Seven months ago, on May 24, 2017, my Dad passed away unexpectedly. I live constantly with the memories of my Mom’s panicked phone call that my Dad had collapsed at the gym, the initial speaker phone conference with the doctor who proclaimed that the surgery to repair his aortic aneurysm had gone well, and the hours of confusion when my Dad wouldn’t stop bleeding, leading a nurse to call me and tell me, urgently, to get in the first plane home, NOW.
I cried that entire plane ride, spooking my travel companions no doubt, but unsure of what message would await me when we landed. After a frenzied drive through the night, flying through red lights and speeding across town, I arrived in time to share those final moments with my Dad, something for which I am forever grateful.
In the weeks and months that followed, running and I have had a complicated relationship. My Dad is my original connection to running, and the source of my love for the outdoors. A talented distance runner and accomplished marathoner, many of my earliest memories are of fun-runs and mile challenges with my Dad. I remember lining up at start lines with him, proudly pinning on race bibs, and agonizing over painful training runs around the local track. As all good teenagers do, part of my angsty rebellion involved rejecting my Dad’s love of running, refusing his suggestion that I join the cross-country team, and generally distancing myself from the sport we had once shared.
It was only in college that I returned to running on my own, venturing into longer runs and eventually training for my first marathon. I ran my first marathon back in my hometown, and there has never been a more enthusiastic fan than my Dad. As I rediscovered my love for running, my Dad proudly accompanied me to packet pickups, joined me for warm-ups, flew to stay with me in hotels and cheer me on at races, and eagerly dissected my performances with me, always making plans for what might come next.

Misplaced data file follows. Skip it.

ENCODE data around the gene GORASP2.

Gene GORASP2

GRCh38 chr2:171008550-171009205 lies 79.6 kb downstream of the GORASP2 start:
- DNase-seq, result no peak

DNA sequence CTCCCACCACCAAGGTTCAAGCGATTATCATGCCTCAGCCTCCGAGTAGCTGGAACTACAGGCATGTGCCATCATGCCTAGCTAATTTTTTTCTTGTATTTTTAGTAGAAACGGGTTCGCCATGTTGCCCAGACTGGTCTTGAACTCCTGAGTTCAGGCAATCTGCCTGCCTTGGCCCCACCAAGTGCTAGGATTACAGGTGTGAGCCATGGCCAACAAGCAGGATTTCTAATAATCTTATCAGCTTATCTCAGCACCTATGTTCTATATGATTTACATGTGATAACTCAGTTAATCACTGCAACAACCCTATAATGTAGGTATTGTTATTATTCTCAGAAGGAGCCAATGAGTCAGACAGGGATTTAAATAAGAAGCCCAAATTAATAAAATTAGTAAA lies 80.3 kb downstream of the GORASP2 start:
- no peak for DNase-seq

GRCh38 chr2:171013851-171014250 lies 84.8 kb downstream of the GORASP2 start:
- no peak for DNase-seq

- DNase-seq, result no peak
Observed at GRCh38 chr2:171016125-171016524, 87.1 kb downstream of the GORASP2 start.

As I constantly moved cities and changed coasts, only rarely returning home, running became a source of re-connection for both of us. Despite lingering knee injuries, my Dad continued to run well into his 60s and, as he slowed down, made up for it by ramping up his enthusiasm for my adventures, and the adventures of my husband as well. When we moved to Colorado, he picked up hiking, joined us up 14ers and relished days spent on the trail. In January 2017, my Dad had knee replacement surgery. As an incentive for recovery, I asked him to help me crew my husband at the San Juan Solstice 50 miler in June. Three weeks before the race, he passed away.
In the immediate aftermath of my Dad’s death, I threw myself into running as a means of connecting with his presence. Time on the trails gave me peace and gratitude for the love of running and nature that my dad instilled in me. Races gave me a chance to dedicate my efforts to his memory. I ran the Never Summer 100k two months after my Dad’s death wearing a hat that said “What Would Larry Do?” When a race volunteer asked me, in fact, what would Larry do, I told him he would love the shit out of the experience and give it his all. And he would.
More recently, as life moves on and I struggle through a society that has increasingly little patience for my continued grief, running has become the silent space where I can still reflect on what happened and how much I miss my Dad. And that hurts. My runs are often interrupted by raw emotion that bubbles to the surface. I find myself sidelined by bouts of sobbing, or lost in memories of those last hours in the hospital with my Dad. While I typically do most of my running with friends and love the social aspect of a good trail run, lately it’s been hard to share these painful experiences with others.
Shortly after my Dad died, a close friend described the idea of thin places to me. She suggested they are the places where the space between our world and whatever lies beyond grows thin and the presence of our departed loved ones feels particularly strong. For me, my thin place is on the running trail. I feel the breeze on my face, the ground beneath my feet, and am overwhelmed with how my Dad’s love for these experiences lives on with me when I run. Sometimes it’s almost too much, but I keep coming back, longing for that continued connection with running, with the mountains, and with my Dad. Hopefully, one day, it will feel a bit easier. But for now I ask myself, what would Larry do?